NASA monitors Earth’s vital signs from land, sea, air and space with a fleet of satellites and ambitious airborne and surface-based observation campaigns. With this information and computer analysis tools, NASA studies Earth’s interconnected systems to better see how our planet is changing. The agency shares this unique knowledge with the global community and works with institutions in the United States and around the world that contribute to understanding and protecting our home planet.

For more information about NASA’s Earth science activities, visit:

http://www.nasa.gov/earthrightnow

Source: NASA

Time to move to a post-carbon world: ANU VC Professor Ian Young responds to criticism over divestments

Australian National University’s decision to divest from some companies due to concerns mainly related to environment or carbon pollution. The decision has sparked fury from some business and political interest groups.

Responding to the allegations, Professor Ian Young wrote on ANU’s website and The Sydney Morning Herald.

According to Mr. Young :

Just over a week ago, The Australian National University decided to sell shares worth approximately $16 million in seven companies, representing just one per cent of our investment portfolio, and a fraction of the market worth of the companies involved, which has sparked an extraordinary reaction.

From one side it has been attacked by elements of industry, media and some political figures as reckless, cowardly, superficial, anti-business, poorly conceived and as destroying jobs.

On the other side, my email account has melted down with emails of support, congratulating the University on its action, and the University’s Facebook page is awash with positive comments.

The reason for this extraordinary response is because the ANU decision is seen as another domino in the divestment-movement effect, involving individuals and institutions deciding to sell their holdings in fossil fuel-producing companies.

He further said:

There has been growing sentiment from our community to not just get a good financial return from our investments but also to invest in companies which would have activities consistent with the goals of the University, and do not manifestly cause social harm. For instance, the University for many years has not, and would not now, invest in tobacco

The initial calls were to divest from all fossil fuels. This is difficult in Australia, as many of our companies are diversified. They may produce coal, oil or gas but they also do many other things. And given the world’s necessary dependence on such fuels for a long time to come, the ethical issues involved are complex. To address these issues ANU established a socially responsible investment policy.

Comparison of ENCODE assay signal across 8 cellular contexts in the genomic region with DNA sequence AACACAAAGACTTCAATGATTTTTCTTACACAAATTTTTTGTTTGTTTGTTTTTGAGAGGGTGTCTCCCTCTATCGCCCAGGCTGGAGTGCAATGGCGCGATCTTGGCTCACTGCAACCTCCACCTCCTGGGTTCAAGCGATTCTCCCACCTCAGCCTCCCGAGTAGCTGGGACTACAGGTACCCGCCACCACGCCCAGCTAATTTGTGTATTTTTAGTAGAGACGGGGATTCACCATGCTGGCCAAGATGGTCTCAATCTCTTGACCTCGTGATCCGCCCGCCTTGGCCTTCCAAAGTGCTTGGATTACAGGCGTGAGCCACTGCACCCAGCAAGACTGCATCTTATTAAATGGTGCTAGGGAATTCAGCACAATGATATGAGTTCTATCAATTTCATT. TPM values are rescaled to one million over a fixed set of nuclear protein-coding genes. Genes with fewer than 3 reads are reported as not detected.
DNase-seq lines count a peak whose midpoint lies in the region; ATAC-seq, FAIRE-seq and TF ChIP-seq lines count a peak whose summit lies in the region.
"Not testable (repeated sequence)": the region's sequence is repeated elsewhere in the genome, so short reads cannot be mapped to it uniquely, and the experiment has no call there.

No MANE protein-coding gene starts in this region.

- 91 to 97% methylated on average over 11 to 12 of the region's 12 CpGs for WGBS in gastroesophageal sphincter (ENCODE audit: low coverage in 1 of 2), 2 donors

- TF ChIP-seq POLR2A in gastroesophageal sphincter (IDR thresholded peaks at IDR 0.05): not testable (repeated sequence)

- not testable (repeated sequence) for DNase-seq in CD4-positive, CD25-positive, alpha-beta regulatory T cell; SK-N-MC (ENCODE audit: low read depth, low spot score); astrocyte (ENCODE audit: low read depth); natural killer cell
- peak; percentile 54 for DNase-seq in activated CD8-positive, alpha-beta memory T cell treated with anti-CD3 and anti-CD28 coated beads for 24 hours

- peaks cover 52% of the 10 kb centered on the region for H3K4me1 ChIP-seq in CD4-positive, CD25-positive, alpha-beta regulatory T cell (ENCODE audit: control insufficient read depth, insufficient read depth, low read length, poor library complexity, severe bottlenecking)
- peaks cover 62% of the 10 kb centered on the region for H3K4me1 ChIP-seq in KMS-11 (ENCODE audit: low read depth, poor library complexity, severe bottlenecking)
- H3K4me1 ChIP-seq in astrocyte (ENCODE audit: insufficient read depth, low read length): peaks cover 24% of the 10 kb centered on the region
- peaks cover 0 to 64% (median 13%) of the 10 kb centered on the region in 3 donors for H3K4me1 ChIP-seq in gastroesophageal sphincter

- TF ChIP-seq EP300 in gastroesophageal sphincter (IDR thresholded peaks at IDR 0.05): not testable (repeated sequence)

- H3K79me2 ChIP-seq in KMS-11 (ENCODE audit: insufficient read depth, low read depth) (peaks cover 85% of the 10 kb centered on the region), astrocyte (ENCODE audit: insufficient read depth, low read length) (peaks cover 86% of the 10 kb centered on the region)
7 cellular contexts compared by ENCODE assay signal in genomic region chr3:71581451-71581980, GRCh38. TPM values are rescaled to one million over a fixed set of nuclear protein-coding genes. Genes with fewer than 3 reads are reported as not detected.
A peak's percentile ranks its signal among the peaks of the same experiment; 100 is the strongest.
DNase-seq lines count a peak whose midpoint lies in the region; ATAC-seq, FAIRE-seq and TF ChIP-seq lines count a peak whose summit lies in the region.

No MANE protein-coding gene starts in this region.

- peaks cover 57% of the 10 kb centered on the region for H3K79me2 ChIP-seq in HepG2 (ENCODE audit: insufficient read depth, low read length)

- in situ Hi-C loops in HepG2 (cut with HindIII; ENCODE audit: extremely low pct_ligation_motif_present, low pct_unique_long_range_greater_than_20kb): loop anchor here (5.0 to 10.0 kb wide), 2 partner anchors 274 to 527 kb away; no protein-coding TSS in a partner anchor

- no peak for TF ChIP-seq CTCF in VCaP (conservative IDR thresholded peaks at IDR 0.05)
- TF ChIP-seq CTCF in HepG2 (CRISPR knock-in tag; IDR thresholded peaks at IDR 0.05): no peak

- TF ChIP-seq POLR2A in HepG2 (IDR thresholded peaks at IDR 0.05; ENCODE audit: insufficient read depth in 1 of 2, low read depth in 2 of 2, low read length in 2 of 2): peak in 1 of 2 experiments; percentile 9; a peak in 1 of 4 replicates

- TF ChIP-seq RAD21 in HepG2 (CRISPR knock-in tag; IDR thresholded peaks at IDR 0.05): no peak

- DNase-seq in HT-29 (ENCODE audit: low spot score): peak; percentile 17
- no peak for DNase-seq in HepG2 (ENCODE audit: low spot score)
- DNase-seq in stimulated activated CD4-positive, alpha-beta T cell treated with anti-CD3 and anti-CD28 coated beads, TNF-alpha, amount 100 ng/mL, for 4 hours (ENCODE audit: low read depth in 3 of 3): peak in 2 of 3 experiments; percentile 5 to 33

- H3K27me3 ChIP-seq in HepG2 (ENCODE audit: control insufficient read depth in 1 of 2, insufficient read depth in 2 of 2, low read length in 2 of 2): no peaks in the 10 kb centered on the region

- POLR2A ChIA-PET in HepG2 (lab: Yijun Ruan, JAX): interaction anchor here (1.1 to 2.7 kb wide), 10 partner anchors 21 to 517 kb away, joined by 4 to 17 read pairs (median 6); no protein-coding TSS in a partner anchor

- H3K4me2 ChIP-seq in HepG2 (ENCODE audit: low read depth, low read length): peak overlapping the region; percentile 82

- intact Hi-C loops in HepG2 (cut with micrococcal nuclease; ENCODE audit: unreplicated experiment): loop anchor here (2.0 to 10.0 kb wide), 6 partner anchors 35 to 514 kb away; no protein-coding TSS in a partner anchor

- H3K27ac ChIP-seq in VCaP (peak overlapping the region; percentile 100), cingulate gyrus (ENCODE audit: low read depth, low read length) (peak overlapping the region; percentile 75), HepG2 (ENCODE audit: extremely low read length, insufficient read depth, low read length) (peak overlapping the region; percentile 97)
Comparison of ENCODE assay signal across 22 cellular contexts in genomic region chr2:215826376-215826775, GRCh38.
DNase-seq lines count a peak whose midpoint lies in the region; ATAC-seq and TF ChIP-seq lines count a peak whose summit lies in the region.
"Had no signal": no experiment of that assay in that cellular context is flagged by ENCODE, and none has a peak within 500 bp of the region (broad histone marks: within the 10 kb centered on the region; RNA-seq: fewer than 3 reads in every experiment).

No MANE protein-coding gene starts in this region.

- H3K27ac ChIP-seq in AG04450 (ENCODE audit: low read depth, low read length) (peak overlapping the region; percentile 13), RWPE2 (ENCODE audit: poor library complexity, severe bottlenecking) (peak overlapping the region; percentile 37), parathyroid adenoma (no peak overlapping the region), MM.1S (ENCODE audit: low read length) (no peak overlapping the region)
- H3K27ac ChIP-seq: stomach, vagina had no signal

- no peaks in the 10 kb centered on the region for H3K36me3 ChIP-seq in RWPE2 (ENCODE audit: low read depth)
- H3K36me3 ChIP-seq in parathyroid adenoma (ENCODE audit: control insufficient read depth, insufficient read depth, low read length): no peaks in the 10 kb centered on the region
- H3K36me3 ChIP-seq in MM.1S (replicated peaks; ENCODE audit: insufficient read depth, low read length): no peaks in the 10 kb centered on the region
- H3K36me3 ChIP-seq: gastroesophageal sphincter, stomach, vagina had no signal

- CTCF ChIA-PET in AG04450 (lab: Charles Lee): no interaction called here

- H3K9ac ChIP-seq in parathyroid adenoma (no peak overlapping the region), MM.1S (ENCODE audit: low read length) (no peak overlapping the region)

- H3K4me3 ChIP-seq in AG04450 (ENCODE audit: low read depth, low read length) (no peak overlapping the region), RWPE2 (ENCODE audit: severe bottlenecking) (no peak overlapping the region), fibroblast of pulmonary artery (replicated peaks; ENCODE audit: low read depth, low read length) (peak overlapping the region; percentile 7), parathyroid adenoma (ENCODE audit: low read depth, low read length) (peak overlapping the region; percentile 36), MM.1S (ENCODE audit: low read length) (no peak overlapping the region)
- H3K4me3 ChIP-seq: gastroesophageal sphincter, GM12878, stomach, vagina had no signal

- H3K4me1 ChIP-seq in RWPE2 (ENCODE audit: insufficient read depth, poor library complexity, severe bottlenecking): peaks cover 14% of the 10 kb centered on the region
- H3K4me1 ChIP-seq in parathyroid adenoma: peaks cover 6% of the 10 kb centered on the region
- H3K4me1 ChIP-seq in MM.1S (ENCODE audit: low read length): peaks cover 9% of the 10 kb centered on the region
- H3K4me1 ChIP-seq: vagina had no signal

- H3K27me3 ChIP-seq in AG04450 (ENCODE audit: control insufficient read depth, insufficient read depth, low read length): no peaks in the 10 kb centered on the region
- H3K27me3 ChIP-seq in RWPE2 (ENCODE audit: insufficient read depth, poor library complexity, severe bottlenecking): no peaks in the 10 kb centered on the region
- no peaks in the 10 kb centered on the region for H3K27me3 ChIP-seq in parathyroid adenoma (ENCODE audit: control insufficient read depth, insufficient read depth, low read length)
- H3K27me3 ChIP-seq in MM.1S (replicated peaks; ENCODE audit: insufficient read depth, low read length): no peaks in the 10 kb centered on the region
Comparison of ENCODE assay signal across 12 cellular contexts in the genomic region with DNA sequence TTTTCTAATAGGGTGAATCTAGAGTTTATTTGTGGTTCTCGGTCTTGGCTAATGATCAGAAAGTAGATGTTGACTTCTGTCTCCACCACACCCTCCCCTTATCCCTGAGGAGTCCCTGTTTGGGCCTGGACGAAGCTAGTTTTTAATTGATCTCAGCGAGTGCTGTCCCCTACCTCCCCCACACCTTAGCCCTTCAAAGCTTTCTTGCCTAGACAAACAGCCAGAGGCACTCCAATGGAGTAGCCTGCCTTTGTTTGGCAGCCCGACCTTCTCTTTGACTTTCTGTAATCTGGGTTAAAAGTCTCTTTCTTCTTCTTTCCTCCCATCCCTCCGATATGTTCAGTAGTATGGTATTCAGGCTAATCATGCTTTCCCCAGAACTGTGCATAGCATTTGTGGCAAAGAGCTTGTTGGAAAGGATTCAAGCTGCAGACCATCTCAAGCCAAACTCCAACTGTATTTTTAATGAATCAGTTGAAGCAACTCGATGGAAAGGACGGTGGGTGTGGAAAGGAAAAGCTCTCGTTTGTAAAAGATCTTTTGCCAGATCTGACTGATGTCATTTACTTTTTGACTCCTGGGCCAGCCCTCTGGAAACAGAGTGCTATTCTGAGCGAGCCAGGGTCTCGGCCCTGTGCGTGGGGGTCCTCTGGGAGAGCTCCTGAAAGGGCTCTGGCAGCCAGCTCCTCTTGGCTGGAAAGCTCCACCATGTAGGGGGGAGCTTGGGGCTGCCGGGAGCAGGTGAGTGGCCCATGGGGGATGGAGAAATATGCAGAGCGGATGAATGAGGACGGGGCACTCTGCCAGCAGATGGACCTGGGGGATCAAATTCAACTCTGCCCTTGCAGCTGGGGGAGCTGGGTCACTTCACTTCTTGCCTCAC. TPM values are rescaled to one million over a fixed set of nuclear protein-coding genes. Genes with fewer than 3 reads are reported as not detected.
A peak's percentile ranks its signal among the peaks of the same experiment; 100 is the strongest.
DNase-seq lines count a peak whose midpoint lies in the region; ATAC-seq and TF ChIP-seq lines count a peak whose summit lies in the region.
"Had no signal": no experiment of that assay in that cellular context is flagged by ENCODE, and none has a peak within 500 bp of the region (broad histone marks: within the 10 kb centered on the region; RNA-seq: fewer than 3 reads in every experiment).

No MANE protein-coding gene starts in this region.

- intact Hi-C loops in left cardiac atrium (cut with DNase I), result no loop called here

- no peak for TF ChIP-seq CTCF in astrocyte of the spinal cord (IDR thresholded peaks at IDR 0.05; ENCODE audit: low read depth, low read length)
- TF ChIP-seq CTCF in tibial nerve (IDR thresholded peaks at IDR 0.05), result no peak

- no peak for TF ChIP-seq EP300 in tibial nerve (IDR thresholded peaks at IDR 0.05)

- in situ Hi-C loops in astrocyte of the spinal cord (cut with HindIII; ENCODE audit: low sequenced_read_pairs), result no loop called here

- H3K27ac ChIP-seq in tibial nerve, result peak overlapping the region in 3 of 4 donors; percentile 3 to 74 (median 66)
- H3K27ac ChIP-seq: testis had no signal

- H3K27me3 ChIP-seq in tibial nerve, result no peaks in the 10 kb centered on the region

Not only Mr. Young conveyed his view point on the criticism but also provided a broad picture about the debate:

The real debate for Australia should be about jobs in a carbon-constrained world. What will our industries be in 20 or 30 years’ time? I am confident they will not be in producing fossil fuels. Australia should not be an adopter of alternative energy, we should be a producer.

The real debate in climate should be about producing cost-effective alternative energy. Sticking our collective heads in the sand and ignoring a changing world will ensure we do destroy jobs. Universities like the ANU should be the powerhouses to produce the new technologies for such a world.

The key here is for the various parties not to go to their collective corners and throw stones, but rather for us to work together and use the window of transition to ensure Australia is a technological leader in the post-carbon world.

In an email to Alumni, The ANU VC also urged former students to take part in the debate and give their views:

Dear student

As you may be aware, last week the University Council decided to sell a relatively small number of shares in seven companies. The decision has sparked an extraordinary reaction. I’ve written about the matter in an Op Ed published today.

ANU invests for the betterment of its community – students, staff and researchers. The returns on these investments fund scholarships, staff salaries, research projects and new infrastructure. The University has a responsibility to invest wisely but also in a manner consistent with the desires of our stakeholder students, alumni and staff.

To this end, the decision to divest was made after a review commissioned as part of our Socially Responsible Investment Policy. The review was undertaken by the independent Centre for Australian Ethical Research (CAER) and provided Environmental, Social and Governance Ratings on ANU-held domestic stocks. Using an internationally recognised methodology, our investments were assessed against environmental, social and governance criteria.